The New York Court of Appeals has reaffirmed that the doctrine of in pari delicto bars lawsuits against a corporation's outside advisors in connection with a corporation's fraudulent activities. New York's highest court, answering certified questions from the United States Court of Appeals for the Second Circuit and the Supreme Court of Delaware, declined to adopt the approach taken by the highest courts in New Jersey and Pennsylvania, which have permitted recovery against outside advisors in light of recent financial fraud scandals.
The doctrine of in pari delicto is often asserted as an affirmative defense by outside advisors against claims that they acted negligently or colluded with management in fraudulent activities. Pursuant to this doctrine, a court will not intervene in disputes between two wrongdoers (e.g. in an action between a corporation, whose officers are accused of fraud, and that corporation's outside auditors, who allegedly assisted in the fraud). The court acknowledged the general presumption of agency law that the acts of agents, while acting in the scope of their authority, are imputed to their principals. Thus, bad acts by corporate agents are imputed to the corporation itself. Although New York recognizes a limited exception to this general presumption in the event that an agent acts adversely to its principal, the court explained that the exception is very narrow and will only be applied in the event that an agent has acted with "total abandonment" of the corporation's interests and has engaged in misconduct benefitting only the agent and not the corporation. In highlighting New York's limited exception to the imputation presumption, it refused to adopt the carve-outs used in New Jersey and Pennsylvania, which permit claims against negligent or colluding outside advisors based on equitable principals.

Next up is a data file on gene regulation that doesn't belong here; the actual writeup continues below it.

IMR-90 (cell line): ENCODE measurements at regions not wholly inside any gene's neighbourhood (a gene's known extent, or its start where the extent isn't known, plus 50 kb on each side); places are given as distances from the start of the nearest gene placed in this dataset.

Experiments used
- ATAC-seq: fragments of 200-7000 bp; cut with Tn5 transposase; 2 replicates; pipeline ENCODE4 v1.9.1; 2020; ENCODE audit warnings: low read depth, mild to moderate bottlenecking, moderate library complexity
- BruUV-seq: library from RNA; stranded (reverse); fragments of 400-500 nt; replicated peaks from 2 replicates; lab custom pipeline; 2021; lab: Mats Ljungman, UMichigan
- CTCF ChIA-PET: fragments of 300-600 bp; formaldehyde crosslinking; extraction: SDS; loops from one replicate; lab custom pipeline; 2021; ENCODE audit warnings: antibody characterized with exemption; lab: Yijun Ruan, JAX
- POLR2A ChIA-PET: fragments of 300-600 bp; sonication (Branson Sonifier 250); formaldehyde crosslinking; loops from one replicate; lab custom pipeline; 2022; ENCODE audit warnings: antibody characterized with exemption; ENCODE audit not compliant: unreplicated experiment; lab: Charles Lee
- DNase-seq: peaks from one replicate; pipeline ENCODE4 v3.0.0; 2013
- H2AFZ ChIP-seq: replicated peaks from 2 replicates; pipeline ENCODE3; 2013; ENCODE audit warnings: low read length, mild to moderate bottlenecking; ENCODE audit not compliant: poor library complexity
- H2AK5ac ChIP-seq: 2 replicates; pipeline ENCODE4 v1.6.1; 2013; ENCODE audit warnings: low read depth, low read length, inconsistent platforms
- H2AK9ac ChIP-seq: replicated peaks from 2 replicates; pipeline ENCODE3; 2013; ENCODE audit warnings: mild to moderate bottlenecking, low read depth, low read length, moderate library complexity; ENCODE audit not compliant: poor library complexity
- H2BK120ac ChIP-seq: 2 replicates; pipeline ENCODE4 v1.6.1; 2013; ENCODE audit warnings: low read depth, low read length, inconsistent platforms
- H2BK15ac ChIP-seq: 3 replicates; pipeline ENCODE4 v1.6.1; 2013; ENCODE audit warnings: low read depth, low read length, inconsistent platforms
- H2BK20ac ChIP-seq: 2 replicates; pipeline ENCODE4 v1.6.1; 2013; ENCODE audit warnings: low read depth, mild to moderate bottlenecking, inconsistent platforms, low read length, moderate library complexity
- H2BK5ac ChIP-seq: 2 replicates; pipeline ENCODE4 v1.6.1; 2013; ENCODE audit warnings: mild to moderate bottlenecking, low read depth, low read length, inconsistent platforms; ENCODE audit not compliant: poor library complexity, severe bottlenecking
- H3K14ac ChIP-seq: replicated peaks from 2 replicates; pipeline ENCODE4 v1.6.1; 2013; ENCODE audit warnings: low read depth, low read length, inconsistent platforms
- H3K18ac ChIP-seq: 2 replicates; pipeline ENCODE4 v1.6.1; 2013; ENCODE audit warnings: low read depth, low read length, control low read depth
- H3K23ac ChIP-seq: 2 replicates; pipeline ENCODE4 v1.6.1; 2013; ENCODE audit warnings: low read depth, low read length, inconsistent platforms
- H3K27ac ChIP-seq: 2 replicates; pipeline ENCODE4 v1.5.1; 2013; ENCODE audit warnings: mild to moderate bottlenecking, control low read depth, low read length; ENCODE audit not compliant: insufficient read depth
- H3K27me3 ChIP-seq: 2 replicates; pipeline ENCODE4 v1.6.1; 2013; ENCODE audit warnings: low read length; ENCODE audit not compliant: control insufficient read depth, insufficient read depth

As a result, New York law will continue, other than in narrow circumstances, to bar claims against outside advisors, such as auditors and lawyers, for failing to detect, or for assisting management with, fraudulent activities.
2010 N.Y. Slip Op. 7415 (N.Y. Oct. 21, 2010)